NSF PR 99-22 - April 9, 1999
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Stanford Chemical Engineer Chaitan Khosla Receives
Alan T. Waterman Award From NSF
A 34-year-old Stanford University professor of chemical
engineering and chemistry whose work is leading to
the discovery of new drugs to fight infections and
diseases has received the National Science Foundation
(NSF)'s most prestigious prize for young researchers.
Chaitan S. Khosla will be honored with the 1999 Alan
T. Waterman Award at a National Science Board awards
ceremony May 5 in Washington, D.C.
Khosla's work in elucidating the genes involved in
the microbial production of polyketides, and methods
for modifying these genes, "has captured the attention
of the entire pharmaceutical industry as an exciting
new approach for the production of new antimicrobial
agents from engineered organisms," said 1988 Waterman
Award winner and University of California-Berkeley
professor of chemistry Peter G. Schultz.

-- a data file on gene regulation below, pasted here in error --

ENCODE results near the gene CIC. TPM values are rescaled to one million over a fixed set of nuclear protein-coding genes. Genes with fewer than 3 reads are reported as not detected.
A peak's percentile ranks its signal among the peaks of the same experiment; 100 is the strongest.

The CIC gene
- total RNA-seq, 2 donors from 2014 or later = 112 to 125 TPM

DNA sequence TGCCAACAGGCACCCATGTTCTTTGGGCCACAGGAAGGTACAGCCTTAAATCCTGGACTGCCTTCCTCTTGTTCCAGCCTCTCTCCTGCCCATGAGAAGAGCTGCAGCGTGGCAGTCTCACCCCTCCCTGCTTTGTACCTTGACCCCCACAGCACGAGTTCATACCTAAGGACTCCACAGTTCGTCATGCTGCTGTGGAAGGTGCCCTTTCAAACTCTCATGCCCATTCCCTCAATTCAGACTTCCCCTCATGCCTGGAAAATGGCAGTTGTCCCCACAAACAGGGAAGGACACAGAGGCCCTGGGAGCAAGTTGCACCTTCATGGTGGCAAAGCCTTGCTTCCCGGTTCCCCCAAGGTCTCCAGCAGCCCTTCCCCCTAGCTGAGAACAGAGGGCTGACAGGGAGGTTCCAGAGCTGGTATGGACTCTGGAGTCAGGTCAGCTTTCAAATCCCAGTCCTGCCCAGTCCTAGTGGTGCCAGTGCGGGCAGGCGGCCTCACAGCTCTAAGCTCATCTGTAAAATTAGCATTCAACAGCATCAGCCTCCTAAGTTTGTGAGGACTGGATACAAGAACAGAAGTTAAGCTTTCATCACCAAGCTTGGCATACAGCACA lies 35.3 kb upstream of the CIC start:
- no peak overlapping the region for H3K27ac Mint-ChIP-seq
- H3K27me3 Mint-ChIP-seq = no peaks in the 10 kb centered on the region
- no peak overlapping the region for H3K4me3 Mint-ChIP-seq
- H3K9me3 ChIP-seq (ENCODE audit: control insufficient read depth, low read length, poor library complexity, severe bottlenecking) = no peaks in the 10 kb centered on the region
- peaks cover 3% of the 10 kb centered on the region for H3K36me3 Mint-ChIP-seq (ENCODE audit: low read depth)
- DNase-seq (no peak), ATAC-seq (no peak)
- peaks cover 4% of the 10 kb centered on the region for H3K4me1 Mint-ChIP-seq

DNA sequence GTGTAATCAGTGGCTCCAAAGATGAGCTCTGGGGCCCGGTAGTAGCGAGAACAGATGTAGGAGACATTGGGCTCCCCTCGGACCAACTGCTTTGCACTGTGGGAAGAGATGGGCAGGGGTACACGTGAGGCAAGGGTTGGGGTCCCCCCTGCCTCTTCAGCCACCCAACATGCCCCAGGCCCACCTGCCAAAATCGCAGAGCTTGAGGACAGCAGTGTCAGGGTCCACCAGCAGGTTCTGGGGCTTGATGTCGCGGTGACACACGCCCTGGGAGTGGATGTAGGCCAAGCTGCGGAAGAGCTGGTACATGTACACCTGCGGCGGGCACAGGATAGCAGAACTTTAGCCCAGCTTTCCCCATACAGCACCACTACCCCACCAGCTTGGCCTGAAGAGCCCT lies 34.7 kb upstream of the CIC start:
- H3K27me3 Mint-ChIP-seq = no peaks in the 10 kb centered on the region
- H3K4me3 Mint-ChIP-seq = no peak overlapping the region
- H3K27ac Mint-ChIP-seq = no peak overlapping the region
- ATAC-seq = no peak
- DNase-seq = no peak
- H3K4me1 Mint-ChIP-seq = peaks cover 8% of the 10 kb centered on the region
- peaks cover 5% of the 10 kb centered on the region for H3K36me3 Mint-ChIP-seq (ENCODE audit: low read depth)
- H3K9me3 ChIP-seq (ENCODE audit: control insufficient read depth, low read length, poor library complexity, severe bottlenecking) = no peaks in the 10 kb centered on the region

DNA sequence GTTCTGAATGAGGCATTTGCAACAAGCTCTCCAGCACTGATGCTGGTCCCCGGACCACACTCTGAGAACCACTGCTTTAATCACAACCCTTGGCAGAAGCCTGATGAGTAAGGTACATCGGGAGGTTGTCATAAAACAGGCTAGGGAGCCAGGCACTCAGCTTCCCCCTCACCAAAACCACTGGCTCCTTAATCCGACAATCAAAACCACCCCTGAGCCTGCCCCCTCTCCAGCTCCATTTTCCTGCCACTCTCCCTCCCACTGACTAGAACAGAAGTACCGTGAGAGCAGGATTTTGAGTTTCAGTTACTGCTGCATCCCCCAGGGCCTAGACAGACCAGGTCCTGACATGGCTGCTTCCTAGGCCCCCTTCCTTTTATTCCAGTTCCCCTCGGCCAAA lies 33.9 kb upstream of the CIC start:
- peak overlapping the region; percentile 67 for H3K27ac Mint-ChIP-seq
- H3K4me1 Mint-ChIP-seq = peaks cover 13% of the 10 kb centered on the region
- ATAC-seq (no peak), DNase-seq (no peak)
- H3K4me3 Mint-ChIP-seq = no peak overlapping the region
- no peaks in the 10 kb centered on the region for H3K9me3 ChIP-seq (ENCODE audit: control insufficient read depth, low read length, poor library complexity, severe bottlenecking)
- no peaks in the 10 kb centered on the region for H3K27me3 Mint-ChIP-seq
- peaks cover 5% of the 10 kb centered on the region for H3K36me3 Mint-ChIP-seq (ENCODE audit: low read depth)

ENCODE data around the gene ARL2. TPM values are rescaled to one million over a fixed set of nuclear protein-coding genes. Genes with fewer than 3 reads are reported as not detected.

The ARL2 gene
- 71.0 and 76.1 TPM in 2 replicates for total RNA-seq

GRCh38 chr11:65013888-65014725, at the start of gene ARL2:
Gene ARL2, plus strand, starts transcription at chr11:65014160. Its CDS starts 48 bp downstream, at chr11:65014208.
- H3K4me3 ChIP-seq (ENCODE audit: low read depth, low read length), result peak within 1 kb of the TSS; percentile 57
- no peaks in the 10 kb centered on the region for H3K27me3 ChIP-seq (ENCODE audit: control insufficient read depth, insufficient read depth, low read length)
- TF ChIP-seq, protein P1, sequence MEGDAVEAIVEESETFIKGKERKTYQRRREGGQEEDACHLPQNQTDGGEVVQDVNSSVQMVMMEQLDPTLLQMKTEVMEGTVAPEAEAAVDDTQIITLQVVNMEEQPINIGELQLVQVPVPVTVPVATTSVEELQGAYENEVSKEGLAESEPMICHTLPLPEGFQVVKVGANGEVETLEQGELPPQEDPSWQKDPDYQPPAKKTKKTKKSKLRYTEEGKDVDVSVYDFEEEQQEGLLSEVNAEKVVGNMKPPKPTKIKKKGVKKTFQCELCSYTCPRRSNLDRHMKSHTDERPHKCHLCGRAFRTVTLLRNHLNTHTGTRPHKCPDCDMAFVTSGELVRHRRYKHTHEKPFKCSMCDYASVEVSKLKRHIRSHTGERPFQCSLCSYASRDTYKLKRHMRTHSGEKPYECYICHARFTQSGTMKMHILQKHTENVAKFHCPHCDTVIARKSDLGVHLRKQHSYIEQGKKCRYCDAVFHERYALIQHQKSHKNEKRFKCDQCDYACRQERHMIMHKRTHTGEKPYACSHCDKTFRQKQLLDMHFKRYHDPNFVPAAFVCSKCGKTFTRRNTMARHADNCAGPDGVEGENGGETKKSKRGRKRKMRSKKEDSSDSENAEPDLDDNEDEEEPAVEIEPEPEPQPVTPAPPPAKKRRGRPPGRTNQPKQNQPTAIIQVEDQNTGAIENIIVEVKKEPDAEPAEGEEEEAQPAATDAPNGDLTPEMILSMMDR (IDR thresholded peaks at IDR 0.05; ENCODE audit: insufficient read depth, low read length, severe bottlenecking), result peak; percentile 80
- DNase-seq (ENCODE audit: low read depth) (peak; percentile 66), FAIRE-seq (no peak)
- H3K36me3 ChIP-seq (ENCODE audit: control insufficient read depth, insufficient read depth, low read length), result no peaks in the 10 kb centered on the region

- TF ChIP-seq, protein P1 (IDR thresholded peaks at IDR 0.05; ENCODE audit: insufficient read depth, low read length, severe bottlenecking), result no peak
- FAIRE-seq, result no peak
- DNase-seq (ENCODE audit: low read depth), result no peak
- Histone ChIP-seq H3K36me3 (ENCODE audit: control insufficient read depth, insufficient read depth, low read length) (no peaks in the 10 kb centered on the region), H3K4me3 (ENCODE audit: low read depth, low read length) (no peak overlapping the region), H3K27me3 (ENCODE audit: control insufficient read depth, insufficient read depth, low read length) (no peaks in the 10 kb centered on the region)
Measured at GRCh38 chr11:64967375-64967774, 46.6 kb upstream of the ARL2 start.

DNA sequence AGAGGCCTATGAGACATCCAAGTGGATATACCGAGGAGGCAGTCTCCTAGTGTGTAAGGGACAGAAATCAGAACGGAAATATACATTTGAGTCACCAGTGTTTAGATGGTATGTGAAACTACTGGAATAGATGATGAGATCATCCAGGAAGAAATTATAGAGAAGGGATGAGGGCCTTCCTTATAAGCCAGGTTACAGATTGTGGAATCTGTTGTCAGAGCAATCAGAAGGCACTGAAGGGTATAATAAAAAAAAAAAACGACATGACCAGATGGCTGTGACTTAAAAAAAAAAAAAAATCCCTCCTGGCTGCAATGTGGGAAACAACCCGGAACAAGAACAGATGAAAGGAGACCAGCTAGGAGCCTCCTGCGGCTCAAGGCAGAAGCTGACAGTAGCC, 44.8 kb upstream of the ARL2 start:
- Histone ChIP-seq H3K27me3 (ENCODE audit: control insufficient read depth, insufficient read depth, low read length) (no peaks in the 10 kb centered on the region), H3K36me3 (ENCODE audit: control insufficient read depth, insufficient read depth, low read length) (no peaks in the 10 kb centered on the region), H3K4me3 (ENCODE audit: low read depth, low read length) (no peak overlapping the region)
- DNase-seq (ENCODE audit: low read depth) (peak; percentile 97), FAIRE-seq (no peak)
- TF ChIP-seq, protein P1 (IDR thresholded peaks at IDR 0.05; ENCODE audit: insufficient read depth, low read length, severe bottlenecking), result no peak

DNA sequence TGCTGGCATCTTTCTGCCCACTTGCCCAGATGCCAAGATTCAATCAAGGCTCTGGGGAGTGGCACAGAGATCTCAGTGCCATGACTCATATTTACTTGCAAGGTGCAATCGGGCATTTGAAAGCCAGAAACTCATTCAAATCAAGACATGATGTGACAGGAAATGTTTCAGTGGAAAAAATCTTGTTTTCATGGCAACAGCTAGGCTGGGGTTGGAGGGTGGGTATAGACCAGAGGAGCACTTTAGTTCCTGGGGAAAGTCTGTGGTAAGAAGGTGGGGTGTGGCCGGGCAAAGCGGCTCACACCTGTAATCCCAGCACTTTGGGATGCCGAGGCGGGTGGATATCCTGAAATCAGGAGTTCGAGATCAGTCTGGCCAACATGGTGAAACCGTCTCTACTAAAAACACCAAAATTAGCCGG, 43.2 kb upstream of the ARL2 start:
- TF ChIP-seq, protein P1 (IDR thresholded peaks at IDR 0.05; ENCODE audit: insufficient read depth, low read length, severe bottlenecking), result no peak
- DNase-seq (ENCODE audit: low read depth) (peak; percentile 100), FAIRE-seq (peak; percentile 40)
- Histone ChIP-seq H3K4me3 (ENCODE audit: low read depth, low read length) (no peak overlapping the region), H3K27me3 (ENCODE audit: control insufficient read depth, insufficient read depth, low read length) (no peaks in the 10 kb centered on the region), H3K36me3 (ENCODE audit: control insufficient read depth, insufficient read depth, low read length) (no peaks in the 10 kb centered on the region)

Khosla's "creativity, productivity and intellect are
defining the forefront of his field and opening a
whole new opportunity at the interface of chemistry,
biology and chemical engineering," Schultz added.
Khosla earned a Bachelor's in Technology in 1985 from
the Indian Institute of Technology in Bombay and a
Ph.D. from the California Institute of Technology.
Both degrees are in chemical engineering.
His previous honors include the Camille and Henry
Dreyfus New Investigator Award (1991); a David and
Lucile Packard Foundation Fellowship in Science and
Engineering (1994); and the Allan P. Colburn Award
from the American Institute of Chemical Engineers
(1997). He was named to the National Institutes of
Health Bioorganic and Natural Products Chemistry Study
Section in 1997.
A current NSF grantee, Khosla received his first federal
research grant from what is now the NSF Division of
Bioengineering and Environmental Systems in 1992,
and was named a NSF Young Investigator in 1994.
The Alan T. Waterman Award, named after the NSF's first
director, honors an outstanding young U.S. scientist
who is at the forefront of science or engineering.
The recipient receives a medal as well as a $500,000
grant over three years for scientific research or
advanced study in any field of science or engineering.
See also: Fact
Sheet on Waterman Award.